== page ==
This is more than my brain can handle. And it's why I plan many months ahead, but only think 24 hours ahead. And in turn, that is why I find that I have planned myself unthinkable things.
The last couple of weeks have been nuts with book events at schools all over the country. Too many to mention everywhere by name. (See that? That's me pretending that I could remember the name of every school I've visited in the last two weeks. You are all special, I promise you. Very special. It's just that some of you have school names that never really lodged in my head.)
I've just been up in Cheshire for a couple of days to stay with the amazing Sue and Andrew at Simply Books in Bramhall. It's more than a bookshop - it's the hub of a county-wide community of families, readers, thinkers, chatters and coffee-sippers. A wonderful place where mere rooms of shelves and books are transformed into an inspirational home-from-home by the passion of the people who work there.
It's not just me that thinks that - they have more awards than Merly Streep.
And they organise some cracking events. I'm not just talking about my own though - I was lucky enough to meet Raymond Tallis while I was up there, whose new book, 'Michaelangelo's Finger', is well worth checking out. Roughly summing it up won't do it justice, but hey, this is the internet so what do you expect: it's the Philosophy of pointing... what the act, intention and understanding of pointing tells us about being human.
Random highlights from my travels spring to mind: the lovely pianos in the halls of both schools in Cheshire (one Yamaha, one Schiller)... the students I met with names that should be a team of crime-fighting detectives (Jack Moore and Jordan Daly. They Fight Crime Daily. And More.)... the imrpov sessions I ran at both schools (and laughed my head off)... the chocolate brownies at Simply Books... the sparkle of debate between Raymond Tallis and his son...
Finally, there were the super-smart minds on two of the boys I met at Marple Hall School today. Two very different boys, but I got the impression that perhaps most people took their sharpness and creativity for granted, or mistook it for other things. I hope they won't mind me mentioning their names - I want to because I think they deserve a bit of extra credit for really standing out for me, out of the 3,500 (roughly) students I've run events for in the last two weeks.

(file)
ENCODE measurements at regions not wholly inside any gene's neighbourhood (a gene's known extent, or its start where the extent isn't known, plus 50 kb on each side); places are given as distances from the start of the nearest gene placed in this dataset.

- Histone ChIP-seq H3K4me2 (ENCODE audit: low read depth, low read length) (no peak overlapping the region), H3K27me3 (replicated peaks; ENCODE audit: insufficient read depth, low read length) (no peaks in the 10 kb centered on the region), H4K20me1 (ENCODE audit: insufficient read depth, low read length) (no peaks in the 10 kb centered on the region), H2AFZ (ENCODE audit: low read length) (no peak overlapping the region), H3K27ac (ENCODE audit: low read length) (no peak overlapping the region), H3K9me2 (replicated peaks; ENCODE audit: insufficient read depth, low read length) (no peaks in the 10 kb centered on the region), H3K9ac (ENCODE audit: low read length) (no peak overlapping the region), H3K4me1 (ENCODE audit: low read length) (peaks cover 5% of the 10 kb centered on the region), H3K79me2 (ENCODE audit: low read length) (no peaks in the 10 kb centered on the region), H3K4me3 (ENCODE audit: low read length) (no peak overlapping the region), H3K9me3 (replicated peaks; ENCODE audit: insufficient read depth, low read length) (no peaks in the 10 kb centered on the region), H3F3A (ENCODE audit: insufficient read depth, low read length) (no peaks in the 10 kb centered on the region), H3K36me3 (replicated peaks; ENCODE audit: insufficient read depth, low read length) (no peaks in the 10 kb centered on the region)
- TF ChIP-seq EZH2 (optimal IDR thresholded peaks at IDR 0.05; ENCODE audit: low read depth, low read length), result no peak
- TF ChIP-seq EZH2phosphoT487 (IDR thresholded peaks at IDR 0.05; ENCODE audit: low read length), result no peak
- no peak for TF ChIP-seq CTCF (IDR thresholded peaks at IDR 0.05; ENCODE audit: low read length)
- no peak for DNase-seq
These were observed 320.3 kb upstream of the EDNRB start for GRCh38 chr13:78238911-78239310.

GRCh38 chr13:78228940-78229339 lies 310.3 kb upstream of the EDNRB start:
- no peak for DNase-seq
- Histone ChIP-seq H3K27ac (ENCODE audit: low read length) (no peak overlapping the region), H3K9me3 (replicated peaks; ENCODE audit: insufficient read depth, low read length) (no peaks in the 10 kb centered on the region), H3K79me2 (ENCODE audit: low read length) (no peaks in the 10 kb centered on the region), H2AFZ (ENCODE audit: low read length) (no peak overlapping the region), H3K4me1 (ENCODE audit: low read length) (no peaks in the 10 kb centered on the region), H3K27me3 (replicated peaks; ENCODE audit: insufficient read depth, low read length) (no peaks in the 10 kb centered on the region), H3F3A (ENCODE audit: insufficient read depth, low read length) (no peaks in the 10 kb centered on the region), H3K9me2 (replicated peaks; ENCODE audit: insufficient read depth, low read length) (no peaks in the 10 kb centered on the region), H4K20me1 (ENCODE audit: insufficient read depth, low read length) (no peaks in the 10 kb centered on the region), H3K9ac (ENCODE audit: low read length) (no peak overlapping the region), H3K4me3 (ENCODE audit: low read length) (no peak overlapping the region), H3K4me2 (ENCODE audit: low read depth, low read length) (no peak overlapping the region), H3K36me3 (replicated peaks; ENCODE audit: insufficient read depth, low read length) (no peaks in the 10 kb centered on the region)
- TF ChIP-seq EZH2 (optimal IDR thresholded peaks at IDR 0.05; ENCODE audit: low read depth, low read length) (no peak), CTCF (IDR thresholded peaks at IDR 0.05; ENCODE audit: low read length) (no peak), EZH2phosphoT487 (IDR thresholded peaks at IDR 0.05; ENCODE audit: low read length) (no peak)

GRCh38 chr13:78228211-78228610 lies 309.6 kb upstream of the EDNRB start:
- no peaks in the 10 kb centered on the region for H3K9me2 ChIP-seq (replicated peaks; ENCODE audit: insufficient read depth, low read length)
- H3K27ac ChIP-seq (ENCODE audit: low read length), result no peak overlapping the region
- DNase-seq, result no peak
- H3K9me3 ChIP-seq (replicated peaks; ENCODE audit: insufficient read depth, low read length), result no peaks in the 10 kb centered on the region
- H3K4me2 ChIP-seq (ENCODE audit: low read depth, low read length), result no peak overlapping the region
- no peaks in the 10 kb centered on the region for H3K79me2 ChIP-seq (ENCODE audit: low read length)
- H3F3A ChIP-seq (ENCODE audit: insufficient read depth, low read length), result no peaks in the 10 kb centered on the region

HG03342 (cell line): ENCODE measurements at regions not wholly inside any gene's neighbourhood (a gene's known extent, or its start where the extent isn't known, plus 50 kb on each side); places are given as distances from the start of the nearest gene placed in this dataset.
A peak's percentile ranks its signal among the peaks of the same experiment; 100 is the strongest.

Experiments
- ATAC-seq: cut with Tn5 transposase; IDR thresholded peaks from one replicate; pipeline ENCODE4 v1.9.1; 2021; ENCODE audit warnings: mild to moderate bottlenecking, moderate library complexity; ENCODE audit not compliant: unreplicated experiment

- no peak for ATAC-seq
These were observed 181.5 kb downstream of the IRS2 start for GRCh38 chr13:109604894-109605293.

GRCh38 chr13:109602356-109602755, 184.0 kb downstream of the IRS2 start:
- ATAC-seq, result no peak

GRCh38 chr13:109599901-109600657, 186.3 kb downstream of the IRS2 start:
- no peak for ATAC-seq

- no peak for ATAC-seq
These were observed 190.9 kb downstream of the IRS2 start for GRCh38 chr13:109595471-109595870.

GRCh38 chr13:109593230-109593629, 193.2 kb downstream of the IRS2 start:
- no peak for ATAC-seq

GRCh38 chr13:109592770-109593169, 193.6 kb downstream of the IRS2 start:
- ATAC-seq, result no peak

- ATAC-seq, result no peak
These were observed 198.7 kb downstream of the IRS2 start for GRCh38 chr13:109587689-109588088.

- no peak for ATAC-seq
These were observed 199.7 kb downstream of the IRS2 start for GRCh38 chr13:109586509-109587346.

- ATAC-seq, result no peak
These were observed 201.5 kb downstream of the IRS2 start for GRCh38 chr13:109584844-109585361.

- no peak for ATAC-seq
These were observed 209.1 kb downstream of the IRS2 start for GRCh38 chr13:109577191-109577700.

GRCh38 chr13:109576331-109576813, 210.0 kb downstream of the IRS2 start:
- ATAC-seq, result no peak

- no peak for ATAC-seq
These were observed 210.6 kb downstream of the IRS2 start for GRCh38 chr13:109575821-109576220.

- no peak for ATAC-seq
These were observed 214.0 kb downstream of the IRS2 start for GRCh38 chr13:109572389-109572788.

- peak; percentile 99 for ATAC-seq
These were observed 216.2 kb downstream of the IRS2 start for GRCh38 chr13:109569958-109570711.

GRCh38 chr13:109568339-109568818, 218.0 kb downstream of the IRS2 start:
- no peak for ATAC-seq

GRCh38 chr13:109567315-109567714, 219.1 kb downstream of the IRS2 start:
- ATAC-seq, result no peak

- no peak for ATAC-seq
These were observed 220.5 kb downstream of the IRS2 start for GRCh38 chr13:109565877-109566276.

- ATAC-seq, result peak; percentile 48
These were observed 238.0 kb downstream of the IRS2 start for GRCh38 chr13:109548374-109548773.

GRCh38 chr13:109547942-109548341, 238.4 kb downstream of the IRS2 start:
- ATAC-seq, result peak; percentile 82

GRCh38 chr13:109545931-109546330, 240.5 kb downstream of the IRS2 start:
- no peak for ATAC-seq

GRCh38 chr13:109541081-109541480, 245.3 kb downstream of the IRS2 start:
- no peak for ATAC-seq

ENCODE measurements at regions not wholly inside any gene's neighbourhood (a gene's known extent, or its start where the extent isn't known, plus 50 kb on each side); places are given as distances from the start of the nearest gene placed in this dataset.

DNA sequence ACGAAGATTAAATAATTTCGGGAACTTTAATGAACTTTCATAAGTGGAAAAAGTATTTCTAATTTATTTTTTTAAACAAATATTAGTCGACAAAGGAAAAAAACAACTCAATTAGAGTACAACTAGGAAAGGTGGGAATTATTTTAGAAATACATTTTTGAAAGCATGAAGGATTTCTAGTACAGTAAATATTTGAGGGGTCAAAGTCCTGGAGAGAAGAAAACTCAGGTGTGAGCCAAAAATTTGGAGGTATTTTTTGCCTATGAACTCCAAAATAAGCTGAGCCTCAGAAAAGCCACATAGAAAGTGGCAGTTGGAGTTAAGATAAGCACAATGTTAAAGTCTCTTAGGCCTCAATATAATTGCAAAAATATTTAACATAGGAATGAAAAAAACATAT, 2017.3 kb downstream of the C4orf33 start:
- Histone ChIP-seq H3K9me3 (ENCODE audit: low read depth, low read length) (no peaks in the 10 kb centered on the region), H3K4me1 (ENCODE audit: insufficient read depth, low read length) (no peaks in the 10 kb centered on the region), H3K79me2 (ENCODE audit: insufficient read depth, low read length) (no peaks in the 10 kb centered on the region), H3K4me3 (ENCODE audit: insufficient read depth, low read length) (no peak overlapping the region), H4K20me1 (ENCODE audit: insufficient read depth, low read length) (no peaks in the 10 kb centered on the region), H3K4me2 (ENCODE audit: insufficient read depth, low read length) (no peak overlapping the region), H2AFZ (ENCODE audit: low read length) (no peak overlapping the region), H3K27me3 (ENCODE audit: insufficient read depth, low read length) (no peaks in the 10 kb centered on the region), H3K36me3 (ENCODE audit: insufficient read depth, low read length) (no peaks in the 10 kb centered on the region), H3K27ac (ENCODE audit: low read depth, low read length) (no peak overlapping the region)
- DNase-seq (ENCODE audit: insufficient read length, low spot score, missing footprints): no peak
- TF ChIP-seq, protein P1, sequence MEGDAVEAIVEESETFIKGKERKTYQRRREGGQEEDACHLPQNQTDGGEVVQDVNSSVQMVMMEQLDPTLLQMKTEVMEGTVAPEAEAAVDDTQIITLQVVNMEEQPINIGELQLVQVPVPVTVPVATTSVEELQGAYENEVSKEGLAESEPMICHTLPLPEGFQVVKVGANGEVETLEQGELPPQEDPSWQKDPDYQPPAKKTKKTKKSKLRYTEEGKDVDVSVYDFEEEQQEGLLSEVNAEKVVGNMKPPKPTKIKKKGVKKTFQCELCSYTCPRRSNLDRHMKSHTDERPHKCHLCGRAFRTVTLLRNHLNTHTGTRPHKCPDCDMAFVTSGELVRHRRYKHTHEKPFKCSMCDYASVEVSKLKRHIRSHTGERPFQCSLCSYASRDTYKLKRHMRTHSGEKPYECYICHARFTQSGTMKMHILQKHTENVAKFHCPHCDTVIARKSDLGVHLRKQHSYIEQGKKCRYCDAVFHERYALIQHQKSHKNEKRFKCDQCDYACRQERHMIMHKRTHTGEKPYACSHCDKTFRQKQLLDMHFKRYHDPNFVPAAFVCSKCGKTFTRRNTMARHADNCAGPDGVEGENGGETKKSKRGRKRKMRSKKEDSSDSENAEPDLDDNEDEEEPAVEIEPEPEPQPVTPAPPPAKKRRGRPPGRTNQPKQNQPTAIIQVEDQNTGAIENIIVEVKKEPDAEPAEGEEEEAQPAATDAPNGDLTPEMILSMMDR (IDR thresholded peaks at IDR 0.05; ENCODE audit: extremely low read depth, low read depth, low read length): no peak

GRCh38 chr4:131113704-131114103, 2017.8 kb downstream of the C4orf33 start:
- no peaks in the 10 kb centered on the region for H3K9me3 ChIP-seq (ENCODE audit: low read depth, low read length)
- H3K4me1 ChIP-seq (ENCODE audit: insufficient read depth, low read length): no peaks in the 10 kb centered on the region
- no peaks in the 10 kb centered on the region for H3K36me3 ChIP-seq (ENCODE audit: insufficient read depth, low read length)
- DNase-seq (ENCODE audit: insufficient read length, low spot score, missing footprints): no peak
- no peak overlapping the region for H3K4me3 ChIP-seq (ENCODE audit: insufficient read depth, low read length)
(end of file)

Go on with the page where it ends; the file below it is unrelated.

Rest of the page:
Tristan seemed to be viewed by his teachers and peers as very academic, which perhaps he is, but I was really struck by the way he saw the world. He challenged, he removed boundaries where most people assumed them and he was creative in a quiet but very clever way.
Meanwhile, it looked to me like Jake was seen as a bit more of a handful. I wondered whether other people would say he had a short attention span where I think he actually just has a brain that craves stimulation - nuggets to chew on. He was able to think very deeply, very quickly and he connected things that nobody else thought to connect. That made him funny and restless, which I know can sometimes come across as trouble in a school, but I've seen 'funny and restless' in boys that don't combine it with sharp insight, wit, thirst for perception and the ability to grapple with incredibly odd abstract concepts and relate them to reality. Jake did all that.
I've never blogged about individual students before, and I realise this is a bit out of the ordinary, but I thought that Jake and Tristan, in their different ways, deserved a nod. Simply Books continues to shine and receives awards for it; the sorts of minds Jake and Tristan have don't often meet much positive attention in a school environment, let alone awards.